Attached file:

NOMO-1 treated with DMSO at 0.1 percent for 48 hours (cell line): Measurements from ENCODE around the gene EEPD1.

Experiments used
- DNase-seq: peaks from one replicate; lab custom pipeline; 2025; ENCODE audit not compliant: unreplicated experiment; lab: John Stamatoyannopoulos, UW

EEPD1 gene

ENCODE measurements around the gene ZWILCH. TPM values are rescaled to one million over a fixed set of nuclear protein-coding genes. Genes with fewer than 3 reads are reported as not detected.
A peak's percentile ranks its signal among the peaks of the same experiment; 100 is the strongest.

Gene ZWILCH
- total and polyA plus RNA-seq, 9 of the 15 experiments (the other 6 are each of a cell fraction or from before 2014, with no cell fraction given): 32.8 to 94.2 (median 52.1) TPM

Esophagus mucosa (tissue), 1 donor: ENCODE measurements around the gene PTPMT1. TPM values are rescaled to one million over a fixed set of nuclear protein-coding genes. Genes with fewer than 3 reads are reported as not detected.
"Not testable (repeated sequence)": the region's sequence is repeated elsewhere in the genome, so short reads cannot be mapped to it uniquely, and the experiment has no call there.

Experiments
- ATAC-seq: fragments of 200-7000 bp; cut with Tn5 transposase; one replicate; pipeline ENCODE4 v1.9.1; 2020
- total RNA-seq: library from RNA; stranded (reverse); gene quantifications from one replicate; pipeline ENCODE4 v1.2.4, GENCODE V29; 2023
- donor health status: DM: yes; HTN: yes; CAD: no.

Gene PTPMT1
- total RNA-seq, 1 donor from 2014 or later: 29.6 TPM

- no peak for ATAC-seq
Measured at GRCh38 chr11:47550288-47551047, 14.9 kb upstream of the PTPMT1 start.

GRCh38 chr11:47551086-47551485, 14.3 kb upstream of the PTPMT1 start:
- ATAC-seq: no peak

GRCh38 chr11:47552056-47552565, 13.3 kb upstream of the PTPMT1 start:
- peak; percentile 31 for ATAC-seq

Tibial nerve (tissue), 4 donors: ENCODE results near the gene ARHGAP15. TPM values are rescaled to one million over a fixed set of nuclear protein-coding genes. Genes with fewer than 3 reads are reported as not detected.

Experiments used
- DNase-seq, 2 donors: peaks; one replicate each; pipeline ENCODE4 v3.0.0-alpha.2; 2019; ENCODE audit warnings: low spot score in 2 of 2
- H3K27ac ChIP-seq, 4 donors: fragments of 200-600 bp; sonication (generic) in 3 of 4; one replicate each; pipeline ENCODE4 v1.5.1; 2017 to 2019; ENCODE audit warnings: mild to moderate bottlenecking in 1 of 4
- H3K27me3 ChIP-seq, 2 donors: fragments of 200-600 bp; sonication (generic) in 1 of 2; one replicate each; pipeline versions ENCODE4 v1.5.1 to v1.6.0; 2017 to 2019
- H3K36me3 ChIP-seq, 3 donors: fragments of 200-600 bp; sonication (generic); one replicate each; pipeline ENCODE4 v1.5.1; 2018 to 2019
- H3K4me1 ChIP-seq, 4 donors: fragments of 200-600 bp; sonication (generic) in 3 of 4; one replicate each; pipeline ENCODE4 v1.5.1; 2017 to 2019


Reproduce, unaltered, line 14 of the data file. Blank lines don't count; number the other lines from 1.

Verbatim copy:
- donor health status: DM: yes; HTN: yes; CAD: no.